Can a chest freezer become efficient w/insulationgreenspun.com : LUSENET : TimeBomb 2000 (Y2000) : One Thread
I am going to use wind gens. to charge batts. for electric. I have an inverter that can power everything I need except my well. I will pull the plug on my 2 refrigerators and 1 of my freezers, but want to use one chest freezer for ice, cold water, and temp food storage. I know that compared to super high efficiency models that nearly all freezers are power hogs. My question is - how much more efficient does a chest freezer become if 4 inches of styrofoam insulation is added to all sides less the exposed motor area? Does this increase the efficiency enough to be equal to the expensive high efficiency models or does it have more to do with the efficiency of the motor.
Waiting with styrofoan, knife and adhesive in hand. Thank you.
-- daryl (firstname.lastname@example.org), July 06, 1999
You would do better with urethane foam board since it is roughly twice the insulation value per thickness as styrofoam (either as the white, pink or blue kind). Usually urethene foam board comes with foil backing on both sides.
You should find out where the heat disapation coils are on the unit. Ask a service person. These days they are using the back metal panel of the unit to dissipate the heat so you would not want to put any insulation on that metal panel.
It is important to consider the thickness that is worth applying. If you apply an inch of baord and this drops the energy used by half then to drop the energy use by half again you would have to put on 2 more inches not 1 inch. So 1" of styrofoam is usually R5 meaning it will reduce the transfer of heat by 80%. If you wish to reduce the remaining heat transfer by another 80% (a total of reduction = 96%) you would need to apply another TWO inches of styrofoam board (for a toal of 3") ( If you used urethane foam it would be 1.5"). After that its 4 ADDITIONAL inches to reduce that remaining 4% to 0.8%. So you can see that at a certain point it's uneconomical in space and $ to pursue that remaining few %.
Consider also that losses out the back and door and seal will reduce what you can save just by applying foam to the flat side surfaces..
One thing to consider would be to relaocate the fridge to a cool part of the house. This would reduce the demand for cooling to be performed and in general the closer you can keep your fridge to "room" temp the less E will be required. This also is somehwat exponetial. So if you are trying to cool by 5 degrees it will take you x amount of electricity, by 10 degrees 2x and by 20 dgrees 4x. If a frdige is in a 70n degree room it will use a heck of alot more power than if it is sitting in a 40 or 50 degree room.
Hope this helps. (I've been thinking this one over for quite a while now.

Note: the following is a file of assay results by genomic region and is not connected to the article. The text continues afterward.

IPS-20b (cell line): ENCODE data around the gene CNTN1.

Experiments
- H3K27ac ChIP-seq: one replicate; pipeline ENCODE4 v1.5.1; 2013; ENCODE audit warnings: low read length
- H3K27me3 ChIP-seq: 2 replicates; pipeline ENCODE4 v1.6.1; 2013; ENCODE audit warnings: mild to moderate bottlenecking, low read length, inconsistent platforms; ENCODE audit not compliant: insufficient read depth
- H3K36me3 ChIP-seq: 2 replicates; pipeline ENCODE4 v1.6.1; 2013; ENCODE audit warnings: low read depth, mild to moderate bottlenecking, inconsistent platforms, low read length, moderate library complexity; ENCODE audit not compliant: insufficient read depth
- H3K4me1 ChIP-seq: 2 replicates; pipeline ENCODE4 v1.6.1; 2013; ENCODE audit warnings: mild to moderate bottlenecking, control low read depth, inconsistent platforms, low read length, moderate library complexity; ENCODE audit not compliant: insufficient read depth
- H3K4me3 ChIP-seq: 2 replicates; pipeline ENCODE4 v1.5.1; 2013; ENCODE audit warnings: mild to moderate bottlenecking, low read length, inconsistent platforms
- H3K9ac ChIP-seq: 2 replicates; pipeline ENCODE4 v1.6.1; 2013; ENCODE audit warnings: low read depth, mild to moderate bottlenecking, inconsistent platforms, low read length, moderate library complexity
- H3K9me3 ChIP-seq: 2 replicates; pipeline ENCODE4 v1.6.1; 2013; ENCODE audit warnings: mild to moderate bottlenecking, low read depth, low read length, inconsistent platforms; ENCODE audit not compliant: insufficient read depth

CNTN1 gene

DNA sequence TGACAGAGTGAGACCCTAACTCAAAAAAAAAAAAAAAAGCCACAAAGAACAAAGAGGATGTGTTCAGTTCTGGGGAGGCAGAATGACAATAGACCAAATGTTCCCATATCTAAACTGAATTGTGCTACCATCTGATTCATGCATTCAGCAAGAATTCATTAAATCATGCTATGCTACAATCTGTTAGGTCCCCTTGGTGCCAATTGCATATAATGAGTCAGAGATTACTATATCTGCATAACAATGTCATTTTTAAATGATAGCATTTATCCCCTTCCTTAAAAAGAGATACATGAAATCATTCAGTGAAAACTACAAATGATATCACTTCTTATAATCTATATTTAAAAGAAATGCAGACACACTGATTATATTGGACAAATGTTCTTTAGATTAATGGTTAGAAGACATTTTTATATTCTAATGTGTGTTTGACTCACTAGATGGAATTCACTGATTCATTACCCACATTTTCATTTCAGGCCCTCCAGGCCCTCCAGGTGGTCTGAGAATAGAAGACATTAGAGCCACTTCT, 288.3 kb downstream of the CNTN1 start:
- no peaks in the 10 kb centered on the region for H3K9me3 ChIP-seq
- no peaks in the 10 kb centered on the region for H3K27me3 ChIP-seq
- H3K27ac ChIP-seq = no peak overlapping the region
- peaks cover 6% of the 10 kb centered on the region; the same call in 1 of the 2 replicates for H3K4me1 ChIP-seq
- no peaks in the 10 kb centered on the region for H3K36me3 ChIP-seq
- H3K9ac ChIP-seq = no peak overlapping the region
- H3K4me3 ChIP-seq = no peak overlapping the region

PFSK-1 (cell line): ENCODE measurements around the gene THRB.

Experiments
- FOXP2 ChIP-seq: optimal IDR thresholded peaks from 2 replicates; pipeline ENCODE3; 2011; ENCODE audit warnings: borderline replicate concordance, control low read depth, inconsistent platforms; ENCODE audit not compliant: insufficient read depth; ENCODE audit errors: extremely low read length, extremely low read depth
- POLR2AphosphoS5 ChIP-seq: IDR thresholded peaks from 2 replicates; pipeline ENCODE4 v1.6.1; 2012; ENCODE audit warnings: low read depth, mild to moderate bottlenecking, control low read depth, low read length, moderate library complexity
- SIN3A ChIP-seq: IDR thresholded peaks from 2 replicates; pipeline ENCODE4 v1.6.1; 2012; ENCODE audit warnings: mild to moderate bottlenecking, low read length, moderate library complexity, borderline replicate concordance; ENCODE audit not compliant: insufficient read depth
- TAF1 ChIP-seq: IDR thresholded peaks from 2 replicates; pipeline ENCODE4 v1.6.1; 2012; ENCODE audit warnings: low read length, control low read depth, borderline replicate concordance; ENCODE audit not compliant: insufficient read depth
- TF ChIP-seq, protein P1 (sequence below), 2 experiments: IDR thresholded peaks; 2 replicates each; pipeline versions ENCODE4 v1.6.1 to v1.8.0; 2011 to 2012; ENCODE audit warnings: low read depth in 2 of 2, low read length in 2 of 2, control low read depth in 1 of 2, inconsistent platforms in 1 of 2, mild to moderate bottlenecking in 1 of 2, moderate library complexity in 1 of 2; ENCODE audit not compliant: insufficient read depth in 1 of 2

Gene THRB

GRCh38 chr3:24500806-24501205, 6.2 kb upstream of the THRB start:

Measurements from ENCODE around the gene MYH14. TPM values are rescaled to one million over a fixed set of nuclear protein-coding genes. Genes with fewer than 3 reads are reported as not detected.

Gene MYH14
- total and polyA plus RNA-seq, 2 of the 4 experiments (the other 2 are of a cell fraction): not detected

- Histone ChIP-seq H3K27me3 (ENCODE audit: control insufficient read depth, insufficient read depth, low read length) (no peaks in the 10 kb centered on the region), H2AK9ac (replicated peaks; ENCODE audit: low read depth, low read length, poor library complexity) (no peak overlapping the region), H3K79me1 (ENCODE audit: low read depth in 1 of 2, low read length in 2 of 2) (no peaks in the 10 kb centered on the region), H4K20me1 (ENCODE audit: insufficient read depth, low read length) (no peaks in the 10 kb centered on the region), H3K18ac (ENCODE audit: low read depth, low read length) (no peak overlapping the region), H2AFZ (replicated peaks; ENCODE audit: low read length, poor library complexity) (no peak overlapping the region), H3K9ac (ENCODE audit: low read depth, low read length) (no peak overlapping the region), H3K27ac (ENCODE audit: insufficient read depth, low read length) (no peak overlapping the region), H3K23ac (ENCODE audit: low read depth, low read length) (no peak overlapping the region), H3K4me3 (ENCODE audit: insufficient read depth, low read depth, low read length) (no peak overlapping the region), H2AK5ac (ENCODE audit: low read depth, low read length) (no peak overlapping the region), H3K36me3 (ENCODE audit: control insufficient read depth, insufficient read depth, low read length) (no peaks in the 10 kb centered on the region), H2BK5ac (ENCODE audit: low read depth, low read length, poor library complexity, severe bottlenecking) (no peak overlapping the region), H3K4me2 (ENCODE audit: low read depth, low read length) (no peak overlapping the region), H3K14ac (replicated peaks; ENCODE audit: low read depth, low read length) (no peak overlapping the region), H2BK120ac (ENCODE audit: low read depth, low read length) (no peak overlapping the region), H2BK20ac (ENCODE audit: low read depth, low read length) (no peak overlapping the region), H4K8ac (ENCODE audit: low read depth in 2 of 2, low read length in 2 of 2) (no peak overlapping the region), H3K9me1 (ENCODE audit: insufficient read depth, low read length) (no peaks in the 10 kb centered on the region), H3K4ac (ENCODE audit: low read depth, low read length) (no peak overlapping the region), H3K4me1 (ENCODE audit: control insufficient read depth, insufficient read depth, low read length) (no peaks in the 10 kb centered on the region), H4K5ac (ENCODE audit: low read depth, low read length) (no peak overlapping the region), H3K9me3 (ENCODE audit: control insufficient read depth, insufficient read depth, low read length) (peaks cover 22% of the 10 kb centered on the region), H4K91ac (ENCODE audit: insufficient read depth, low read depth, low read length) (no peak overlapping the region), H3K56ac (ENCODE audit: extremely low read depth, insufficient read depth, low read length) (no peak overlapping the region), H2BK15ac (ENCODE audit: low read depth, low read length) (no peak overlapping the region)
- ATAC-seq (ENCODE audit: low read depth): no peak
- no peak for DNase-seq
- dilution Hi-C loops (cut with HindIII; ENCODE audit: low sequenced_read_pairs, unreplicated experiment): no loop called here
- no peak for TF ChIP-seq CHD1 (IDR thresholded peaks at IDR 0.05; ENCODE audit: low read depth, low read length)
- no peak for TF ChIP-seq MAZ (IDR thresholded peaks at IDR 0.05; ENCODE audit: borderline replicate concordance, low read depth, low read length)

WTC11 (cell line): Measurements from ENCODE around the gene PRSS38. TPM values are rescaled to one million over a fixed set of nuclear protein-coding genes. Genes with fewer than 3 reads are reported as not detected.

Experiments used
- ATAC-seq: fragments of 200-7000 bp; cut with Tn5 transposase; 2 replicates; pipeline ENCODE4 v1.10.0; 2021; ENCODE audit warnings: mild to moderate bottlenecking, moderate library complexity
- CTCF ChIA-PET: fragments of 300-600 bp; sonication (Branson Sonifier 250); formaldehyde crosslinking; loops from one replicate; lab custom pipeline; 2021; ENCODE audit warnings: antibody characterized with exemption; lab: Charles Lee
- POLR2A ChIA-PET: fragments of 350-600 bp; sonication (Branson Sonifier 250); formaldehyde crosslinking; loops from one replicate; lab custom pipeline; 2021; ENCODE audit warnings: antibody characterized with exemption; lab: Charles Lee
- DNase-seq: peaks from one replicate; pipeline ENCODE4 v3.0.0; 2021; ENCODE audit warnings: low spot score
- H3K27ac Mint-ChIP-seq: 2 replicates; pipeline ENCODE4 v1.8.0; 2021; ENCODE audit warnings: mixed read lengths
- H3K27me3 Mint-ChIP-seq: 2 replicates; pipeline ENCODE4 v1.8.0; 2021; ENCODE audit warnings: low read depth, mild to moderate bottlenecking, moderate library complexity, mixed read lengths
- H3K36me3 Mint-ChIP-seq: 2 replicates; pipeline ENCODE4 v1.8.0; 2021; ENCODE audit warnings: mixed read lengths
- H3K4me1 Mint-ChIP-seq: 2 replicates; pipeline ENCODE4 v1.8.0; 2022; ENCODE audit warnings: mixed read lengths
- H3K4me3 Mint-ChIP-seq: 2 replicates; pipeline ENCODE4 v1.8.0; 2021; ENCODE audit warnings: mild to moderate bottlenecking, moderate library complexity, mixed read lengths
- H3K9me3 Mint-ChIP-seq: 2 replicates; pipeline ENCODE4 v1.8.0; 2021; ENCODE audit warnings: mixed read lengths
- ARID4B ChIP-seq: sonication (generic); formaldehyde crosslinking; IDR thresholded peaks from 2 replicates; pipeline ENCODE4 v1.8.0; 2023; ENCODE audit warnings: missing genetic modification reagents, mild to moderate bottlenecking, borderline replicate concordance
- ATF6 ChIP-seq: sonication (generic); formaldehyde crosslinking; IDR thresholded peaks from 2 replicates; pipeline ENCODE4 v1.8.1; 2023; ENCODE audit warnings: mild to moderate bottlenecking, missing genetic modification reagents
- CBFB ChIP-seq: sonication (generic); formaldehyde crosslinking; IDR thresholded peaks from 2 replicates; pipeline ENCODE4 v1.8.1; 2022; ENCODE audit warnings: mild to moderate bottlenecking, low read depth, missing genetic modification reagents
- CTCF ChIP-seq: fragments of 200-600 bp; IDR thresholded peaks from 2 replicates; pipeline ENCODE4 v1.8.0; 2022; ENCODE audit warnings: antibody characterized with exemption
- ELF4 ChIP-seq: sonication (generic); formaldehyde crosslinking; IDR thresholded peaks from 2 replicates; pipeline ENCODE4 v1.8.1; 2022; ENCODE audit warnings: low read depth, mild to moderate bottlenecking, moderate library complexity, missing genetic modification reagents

-- ..- (email@example.com), July 06, 1999.
How about fridges and freezers outside in a open barn in a cold climate? Can you just unplug or should you leave them open? This is assuming the outside temp does not get above 30 degrees.
Of course, if we're unlucky enough to have a January or February thaw, we'll be repacking, waterproofing and putting in the creek.
-- sue (firstname.lastname@example.org), July 06, 1999.
If your freezer is of the type which has the condenser coils against the outside of the cabinet, your idea will not work. The insulation will prevent the transfer of heat to the outside air. If the outside of your freezer gets warm when the compressor is running, better not insulate it. I think most models are made this way at present.
If you have the condensor as a plate or row of coils separate from the freezer, you will be ok adding insulation, but be careful not to hinder the air circulation around the condenser.
Another respondent asked about leaving the refrigerator door open if it's in an unheated barn in cold weather: the inside temperature will not normally exceed the ambient temperature unless there is some source of heat inside (like composting food). I think it would be fine to just keep it closed. At least it will keep the critters out.
-- gene (email@example.com), July 06, 1999.
If ambient air temperature (in the shade) is assured to remain below 32F, and no solar radiation will raise the "room temperature" above freezing, then you can leave a closed old freezer or fridge exposed the ambient. But if the sun warms the "shed" or barn every afternnoon, then expect the interior and the interior air to get hotter (possibly above freezing) too. For example, the air temperature may be 20, but the sun will warm a closed car up higher than than on a bright day. Cloudy days - not a strong probability since most heat is reflected off the clouds.
If you already have the insulation sheets, ad them as long as you don't block air circulation around the coils - look underneath or in back for a grid of samll (1/8 inch or finer) black wires. Vacuum them too to improve efficiency and economy.
Keep the outdoor coolers used like this closed and locked - kids find them attractive and so they are a safety hazard in older models. The insulation does you no good sitting in the closet.
-- Robert A. Cook, PE (Kennesaw, GA) (firstname.lastname@example.org), July 06, 1999.
After the freezer's been running for a while, hold your hand on the outside. If it isn't really cool, then the insulation is good enough. If it is, then you're right - go ahead with more insulation, but not over the cooling area/coils.
-- Don Armstrong (email@example.com), July 06, 1999.